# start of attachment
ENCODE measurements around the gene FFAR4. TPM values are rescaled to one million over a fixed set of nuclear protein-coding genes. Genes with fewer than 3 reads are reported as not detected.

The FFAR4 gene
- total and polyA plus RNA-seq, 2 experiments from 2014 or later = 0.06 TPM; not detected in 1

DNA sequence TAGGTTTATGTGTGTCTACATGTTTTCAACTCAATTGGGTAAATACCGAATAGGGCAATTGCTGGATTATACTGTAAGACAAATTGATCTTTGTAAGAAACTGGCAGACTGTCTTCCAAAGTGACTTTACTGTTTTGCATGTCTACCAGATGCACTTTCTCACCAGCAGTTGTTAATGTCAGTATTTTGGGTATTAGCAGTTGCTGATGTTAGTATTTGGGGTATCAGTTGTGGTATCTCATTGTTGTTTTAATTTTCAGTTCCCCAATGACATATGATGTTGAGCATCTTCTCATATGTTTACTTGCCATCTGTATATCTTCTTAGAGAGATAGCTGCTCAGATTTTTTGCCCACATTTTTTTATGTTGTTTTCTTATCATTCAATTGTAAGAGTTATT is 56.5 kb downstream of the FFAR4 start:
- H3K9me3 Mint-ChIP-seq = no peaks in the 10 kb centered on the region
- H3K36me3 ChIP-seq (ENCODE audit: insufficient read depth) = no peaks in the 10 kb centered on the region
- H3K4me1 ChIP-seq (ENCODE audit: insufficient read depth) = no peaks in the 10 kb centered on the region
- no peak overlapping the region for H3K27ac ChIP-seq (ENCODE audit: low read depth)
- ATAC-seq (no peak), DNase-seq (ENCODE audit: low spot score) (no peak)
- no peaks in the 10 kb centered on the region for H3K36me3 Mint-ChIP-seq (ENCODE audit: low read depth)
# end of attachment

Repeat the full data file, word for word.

ENCODE measurements around the gene FFAR4. TPM values are rescaled to one million over a fixed set of nuclear protein-coding genes. Genes with fewer than 3 reads are reported as not detected.

The FFAR4 gene
- total and polyA plus RNA-seq, 2 experiments from 2014 or later = 0.06 TPM; not detected in 1

DNA sequence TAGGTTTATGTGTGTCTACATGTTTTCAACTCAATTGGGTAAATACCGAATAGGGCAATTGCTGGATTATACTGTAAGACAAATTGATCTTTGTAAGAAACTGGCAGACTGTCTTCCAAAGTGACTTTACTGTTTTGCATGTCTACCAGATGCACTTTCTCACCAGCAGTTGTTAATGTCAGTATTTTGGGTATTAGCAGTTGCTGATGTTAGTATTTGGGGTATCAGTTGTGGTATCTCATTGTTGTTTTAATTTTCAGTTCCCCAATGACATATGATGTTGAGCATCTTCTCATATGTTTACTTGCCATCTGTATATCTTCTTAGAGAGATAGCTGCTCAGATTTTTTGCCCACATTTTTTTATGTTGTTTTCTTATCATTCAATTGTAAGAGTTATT is 56.5 kb downstream of the FFAR4 start:
- H3K9me3 Mint-ChIP-seq = no peaks in the 10 kb centered on the region
- H3K36me3 ChIP-seq (ENCODE audit: insufficient read depth) = no peaks in the 10 kb centered on the region
- H3K4me1 ChIP-seq (ENCODE audit: insufficient read depth) = no peaks in the 10 kb centered on the region
- no peak overlapping the region for H3K27ac ChIP-seq (ENCODE audit: low read depth)
- ATAC-seq (no peak), DNase-seq (ENCODE audit: low spot score) (no peak)
- no peaks in the 10 kb centered on the region for H3K36me3 Mint-ChIP-seq (ENCODE audit: low read depth)